Salt baths

This brief introduction is meant as a summary. I invite you to expand your understanding by researching how you can better create a container, set boundaries, and bring grounded mindfulness into your practice.

TLC, a template for a safe container.

T ~ Touch

L ~ Language

C ~ Choice

Touch ~ Safe touch is vital to create a safe container 

Safe Porting 

Safe Porting is a communication model that brings mindfulness to touch. The essence of Safe Porting is to inform another person what you are going to do before you do it. This clarifies intention before action. 

We use Safe Porting to let the client know what is happening next or ask their permission to continue. This has two beneficial aspects. First, it prepares the person for contact. The nervous system is less likely to go into a defensive mode when it is understood what is happening next. This removes the surprise element. The second aspect is that Safe Porting empowers personal choice. Yes, I would like you to proceed. No, I would prefer you not proceed.

Language ~ The words we use affect people’s response

Be clear in the language you use and the intention behind those words. 

Mutual respect starts with thought, thoughts become words, and words become action.

There is zero room for locker room talk, sexual innuendo, or sexual harassment of any kind.

Inappropriate or leading questions are disrespectful of another person’s process and privacy.

Ask yourself before you speak: Is it kind?  Is it truthful?  Is it necessary? Do some self examination. Do you use nocebo language in your communication?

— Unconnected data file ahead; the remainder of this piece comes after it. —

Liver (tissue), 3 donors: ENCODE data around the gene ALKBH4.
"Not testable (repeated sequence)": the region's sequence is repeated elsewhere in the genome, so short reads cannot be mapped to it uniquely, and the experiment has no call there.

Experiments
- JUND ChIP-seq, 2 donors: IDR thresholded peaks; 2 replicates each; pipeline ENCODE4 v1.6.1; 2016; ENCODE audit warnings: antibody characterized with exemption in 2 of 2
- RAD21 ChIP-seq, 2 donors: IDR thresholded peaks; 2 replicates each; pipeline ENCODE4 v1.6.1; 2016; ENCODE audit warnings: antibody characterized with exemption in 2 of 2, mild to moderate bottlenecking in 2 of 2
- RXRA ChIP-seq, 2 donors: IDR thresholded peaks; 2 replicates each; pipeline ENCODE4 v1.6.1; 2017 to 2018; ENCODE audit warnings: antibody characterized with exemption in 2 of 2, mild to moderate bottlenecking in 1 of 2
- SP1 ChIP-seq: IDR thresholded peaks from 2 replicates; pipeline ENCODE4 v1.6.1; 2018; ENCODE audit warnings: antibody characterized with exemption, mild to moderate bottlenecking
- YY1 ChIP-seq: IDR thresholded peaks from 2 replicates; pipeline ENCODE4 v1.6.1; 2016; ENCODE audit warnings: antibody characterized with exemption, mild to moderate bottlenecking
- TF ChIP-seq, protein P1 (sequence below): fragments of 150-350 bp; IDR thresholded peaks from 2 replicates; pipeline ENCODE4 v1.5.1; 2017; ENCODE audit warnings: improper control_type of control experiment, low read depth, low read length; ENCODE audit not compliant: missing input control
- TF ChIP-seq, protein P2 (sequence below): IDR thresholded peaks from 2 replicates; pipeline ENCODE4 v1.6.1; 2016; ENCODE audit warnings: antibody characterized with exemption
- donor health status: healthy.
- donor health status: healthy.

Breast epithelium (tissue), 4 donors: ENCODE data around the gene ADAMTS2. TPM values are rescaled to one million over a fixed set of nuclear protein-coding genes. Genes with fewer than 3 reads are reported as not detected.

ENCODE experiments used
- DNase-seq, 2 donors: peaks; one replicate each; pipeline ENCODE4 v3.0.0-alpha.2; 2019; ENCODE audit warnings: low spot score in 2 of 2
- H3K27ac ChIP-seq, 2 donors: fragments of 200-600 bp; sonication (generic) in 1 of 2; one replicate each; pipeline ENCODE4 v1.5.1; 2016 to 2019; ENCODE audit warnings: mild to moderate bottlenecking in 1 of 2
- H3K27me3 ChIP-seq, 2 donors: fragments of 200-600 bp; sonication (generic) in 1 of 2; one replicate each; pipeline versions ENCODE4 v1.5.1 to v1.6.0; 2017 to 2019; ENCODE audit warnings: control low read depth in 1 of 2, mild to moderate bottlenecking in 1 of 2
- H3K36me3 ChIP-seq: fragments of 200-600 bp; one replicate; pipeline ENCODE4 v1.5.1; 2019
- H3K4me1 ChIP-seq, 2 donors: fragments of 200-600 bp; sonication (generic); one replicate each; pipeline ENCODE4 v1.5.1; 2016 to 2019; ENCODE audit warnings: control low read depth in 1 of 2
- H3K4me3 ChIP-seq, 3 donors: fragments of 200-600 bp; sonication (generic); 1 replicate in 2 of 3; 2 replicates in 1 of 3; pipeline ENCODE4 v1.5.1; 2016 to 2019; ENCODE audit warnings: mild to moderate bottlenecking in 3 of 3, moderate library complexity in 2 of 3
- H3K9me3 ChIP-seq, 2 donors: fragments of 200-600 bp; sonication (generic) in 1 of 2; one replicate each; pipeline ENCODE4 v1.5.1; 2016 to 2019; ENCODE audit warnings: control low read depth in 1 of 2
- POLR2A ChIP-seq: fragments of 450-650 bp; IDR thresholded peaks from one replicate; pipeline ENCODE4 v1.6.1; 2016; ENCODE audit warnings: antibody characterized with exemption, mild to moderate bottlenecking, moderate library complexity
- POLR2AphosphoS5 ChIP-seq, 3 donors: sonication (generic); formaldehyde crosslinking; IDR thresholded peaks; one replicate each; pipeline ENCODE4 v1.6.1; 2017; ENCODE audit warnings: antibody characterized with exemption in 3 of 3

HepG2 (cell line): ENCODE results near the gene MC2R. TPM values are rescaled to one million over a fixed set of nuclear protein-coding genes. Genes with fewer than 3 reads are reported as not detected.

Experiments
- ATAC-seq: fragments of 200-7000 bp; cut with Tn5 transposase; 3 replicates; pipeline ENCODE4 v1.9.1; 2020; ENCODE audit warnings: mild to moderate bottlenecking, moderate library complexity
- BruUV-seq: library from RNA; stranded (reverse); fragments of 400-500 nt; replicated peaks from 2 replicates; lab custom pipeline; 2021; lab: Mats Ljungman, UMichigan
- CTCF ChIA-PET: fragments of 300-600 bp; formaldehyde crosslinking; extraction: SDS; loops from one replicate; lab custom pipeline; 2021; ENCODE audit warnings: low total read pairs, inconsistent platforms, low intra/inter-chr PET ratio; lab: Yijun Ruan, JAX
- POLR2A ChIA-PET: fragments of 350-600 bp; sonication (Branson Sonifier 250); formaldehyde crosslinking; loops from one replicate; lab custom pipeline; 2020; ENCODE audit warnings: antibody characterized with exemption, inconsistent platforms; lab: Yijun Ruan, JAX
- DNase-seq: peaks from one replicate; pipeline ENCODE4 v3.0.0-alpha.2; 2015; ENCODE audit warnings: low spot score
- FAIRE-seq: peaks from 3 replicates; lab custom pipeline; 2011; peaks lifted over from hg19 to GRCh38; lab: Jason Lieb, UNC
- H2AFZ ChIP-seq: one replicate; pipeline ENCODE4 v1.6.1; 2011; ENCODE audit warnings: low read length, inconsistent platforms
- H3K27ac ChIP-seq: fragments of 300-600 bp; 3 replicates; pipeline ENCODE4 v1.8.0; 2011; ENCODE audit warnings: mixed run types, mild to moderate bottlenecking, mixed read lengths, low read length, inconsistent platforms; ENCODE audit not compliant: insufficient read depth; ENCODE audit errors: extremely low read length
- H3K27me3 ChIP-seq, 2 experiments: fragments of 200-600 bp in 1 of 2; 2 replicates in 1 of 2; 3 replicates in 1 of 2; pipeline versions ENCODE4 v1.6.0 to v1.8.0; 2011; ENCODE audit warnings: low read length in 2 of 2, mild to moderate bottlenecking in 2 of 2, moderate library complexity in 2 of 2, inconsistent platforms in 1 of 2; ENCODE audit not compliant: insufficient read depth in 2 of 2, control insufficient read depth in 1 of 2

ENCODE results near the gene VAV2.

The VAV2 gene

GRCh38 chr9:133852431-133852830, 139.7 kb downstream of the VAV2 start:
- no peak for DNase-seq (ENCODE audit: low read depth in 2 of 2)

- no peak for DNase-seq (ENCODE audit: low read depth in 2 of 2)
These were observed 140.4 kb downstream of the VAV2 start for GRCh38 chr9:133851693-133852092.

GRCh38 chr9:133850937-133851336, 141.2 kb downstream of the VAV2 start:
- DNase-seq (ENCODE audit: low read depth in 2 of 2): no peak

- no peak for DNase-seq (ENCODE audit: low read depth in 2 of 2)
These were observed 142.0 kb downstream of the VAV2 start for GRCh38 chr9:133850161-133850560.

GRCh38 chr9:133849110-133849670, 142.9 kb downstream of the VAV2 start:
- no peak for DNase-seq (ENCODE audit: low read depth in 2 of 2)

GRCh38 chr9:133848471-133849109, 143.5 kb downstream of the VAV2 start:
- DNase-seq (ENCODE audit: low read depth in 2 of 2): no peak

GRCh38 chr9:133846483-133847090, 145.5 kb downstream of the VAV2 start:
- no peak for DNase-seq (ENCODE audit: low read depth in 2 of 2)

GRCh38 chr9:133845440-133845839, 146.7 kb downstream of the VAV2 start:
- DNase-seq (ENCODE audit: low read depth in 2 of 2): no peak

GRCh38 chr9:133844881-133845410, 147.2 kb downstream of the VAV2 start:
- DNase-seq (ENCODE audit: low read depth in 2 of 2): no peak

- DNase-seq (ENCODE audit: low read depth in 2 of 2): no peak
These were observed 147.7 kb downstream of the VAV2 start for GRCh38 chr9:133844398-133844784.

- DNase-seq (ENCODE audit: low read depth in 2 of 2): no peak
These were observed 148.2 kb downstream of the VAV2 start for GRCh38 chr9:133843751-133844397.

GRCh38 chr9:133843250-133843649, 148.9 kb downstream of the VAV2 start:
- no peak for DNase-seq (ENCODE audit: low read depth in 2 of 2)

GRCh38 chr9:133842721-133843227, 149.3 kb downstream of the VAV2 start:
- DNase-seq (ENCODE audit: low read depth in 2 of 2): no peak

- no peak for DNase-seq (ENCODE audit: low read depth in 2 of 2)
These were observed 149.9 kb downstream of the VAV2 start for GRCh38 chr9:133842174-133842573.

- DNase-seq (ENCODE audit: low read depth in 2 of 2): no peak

Choice ~ Empowering another person with choice keeps the container safe

Ask the question: would you like for us to continue with XYZ?

Double check with an indicator. Ask if it is safe to continue. While an individual may give us permission to proceed, that is that person’s mind answering the question. The mind can construct and mislead, while the nervous system knows the truth of our capacity to unpack and process the information received in a therapeutic process. We do not want to open the preverbal Pandora’s box if that individual does not have the inner resources to process and close their container appropriately.

Safety for the Classroom

Developing the mutually respectful teacher student relationship, this includes assistants also, creates a safe container in the classroom. Different students will have different needs and responses. Honor everyone for their uniqueness. Respecting the space for all participants means being sensitive to other people’s needs and responses. During different breakouts with the material, you and the participant on the table may be okay with the process, other participants may not be. Monitor your intention, language, and action.  Other people that have had similar experiences may be sensitive to the subject matter. Be considerate of other people around you.

Safety for the Client